Anyway. Whois AC is my superhero story. It’s very genre and very personal, and it was easier and more fun to write than anything I’ve written. I don’t know if that’s good or bad! I hope it just means I’m getting better at writing.

Arrant: You’re working with Tintin, and I remember a story Bryan drew for you as well. As a storyteller who is an artist yourself, what do you look for in a collaborator?

Larson: I look for someone who’s professional, reliable and communicative. Someone who can hit deadlines. Someone who understands that the story we’re telling truly is a collaboration, and is willing to make it hers and put her stamp on it. I may be steering the ship, but the artist is equally responsible for getting us to our destination in one piece.

Arrant: In an interview next door at the CBR blog Comics Should Be Good, you talk about your introduction to comics being on a trip to France and how shell-shocked you were when you came back to the U.S. and didn’t find that diversity – just the idea of Glo-Worms and My Little Pony comics sounds amazing. Do you think that had a big impact on your later comics ambitions?

Larson: Yeah, probably. There’s room in comics for the My Little Pony comic as well as Akira and Batman. But really, I just write the stuff I want to write; I’m lucky that much of the stuff I want to write fits right into the YA category.

Arrant: People might have a certain image about you based on your books – what do you think would be the most surprising book on your shelves for people that just know you from your four books?

Larson: I have no idea what image people have of me. Maybe Uzumaki, but I talk all the time about my love of horror manga. I love Stieg Larsson. I’ve been reading a lot of silly supernatural romance-type books (Charlaine Harris, Patricia Briggs, etc.) since I got my Kindle, but I don’t think that’s surprising, either.

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Arrant: You recently moved out to California, but just before you moved your place got burgled, stealing your laptop with all sorts of notes – including almost a full outline for a screenplay you were working on. Now that some time has passed, how has that theft impacted you? Will those stories that you’ll have to re-write benefit from having to do it all over again?

Larson: Right after we were burgled, I walked around the house just hoping I’d left the laptop somewhere else, and it wasn’t really gone. The stuff going through my brain was the same stuff that goes through your brain when your computer crashes: It’s gone. I didn’t back it up. Why didn’t I back it up. All that work! Well, you’ll write it better next time. Shut up, brain! You don’t know that!

Hope's new workspace

Losing the outline sucked, but I rewrote it and it is better the second time around. I improved it in ways I might not have if I’d been working off the original version. That’s all that matters. The main impact the whole thing has had on me is that, now, when I leave the house, I make sure to hide my laptop.

Arrant: If somehow your laptop ended on your doorstep all in one piece and you had those files – do you think you’d use the ones you’ve rewritten since?

Larson: There’s one file I’d pull off it, because that one I have to retype from scratch. I have it, but only as a PDF. Everything else on there? At this point I feel like, “Well, good riddance.” I’m big on forging ahead and never looking back.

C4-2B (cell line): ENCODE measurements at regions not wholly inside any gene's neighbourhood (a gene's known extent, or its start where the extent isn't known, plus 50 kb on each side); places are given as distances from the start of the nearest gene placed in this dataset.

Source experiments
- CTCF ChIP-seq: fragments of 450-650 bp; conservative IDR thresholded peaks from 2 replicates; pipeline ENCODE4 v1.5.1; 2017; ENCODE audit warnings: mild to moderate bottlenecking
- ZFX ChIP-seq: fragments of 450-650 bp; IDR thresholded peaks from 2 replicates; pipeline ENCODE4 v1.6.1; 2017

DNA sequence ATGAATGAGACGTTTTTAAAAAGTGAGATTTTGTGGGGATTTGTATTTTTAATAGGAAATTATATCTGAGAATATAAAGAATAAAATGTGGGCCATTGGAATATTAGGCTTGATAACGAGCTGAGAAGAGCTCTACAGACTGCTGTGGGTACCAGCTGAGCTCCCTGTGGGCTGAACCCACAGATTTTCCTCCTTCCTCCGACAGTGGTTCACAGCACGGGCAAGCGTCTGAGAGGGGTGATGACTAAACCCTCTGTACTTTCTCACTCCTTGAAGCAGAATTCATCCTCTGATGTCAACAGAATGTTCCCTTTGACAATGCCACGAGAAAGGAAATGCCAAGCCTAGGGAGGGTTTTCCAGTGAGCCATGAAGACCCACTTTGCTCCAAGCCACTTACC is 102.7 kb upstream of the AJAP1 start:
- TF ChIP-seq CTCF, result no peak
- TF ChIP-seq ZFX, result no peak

I love comics books. I love reading regular books. I’m sick of how comic books rehash already stellar novels. I understand it’s an art form to reinterpret these stories, but where are the original ideas. Comics seem to be using the hollywood formula lately. Reinterpretations only dumb down novels. “A Wrinkle In Time” is already a young adult novel, yet I bet the number of young adults who could sit through reading it and truly understand it has been cut in half since it was originally published. That’s sad. Do books truly have to be completely illustrated now, or put into a digital/expensive format, to gain any attention, yet alone classics of the genre. I feel our childrens imaginations and original creativity will be dead in the next 20 years. It’s sad. People should be encouraged to buy cheap already produced used books. There are billions out there. And as for comic books how about reading original works and encouraging that in the medium. I’m not hating on this creator at all, just my opinion on the sad state of media and creativity.

Actually, anytime a classic book is adapted into another medium — comics, television, film, etc — it creates multiple points of entry, and encourages potential readers to seek out the original work. When I was in the fifth grade, comic book adaptations of Mary Shelley’s Frankenstein, Alexandre Dumas’ The Three Musketeers, and others led me to read the original books.

Hope has written a lot of her own material.
Comics don’t ‘dumb down’ things, they interpret things. There’s space for all – novels, comics, films, music etc
if you keep an open mind and are interested in what other people create. Of course our children’s imagination and creativity won’t die – as long as they are encouraged to create : in whichever medium they chose.

You are both right. And I didn’t mean to put down Hope at all. Just had an opinion. I agree that comics don’t “dumb down” anything. I myself have a vast collection and try to encourage anyone to read…whether it be comic books or novels, or newspapers even. I have just found that it is getting tougher and tougher to find anyone willing to try it anymore. There is no instant gratification in it. Not enough distractions. Thanks for responding this is fun.


I promise you that dumbing down, replacing or otherwise taking away from the original work is not the intention of anyone involved with this project. (Although, to quote Charles Wallace, “The road to Hell is paved with good intentions.”) 2012 is the 50th anniversary of the original A Wrinkle in Time, and my adaptation is intended as a tribute more than anything else. It’s not going to be to everyone’s taste, and there are already a lot of people out there who are pissed I’m doing this at all. That’s okay. I don’t blame them. If I wasn’t drawing the thing I’d probably join the crusade against it. :)

Given the choice, I would MUCH rather have everyone go read the original book than my version, but you’re right–there are kids out there who would find a 200-page novel daunting. If this book gives a few reluctant-reader kids a way into the original, or if it gets a few fans of the original to think about reading more comics, my work is done.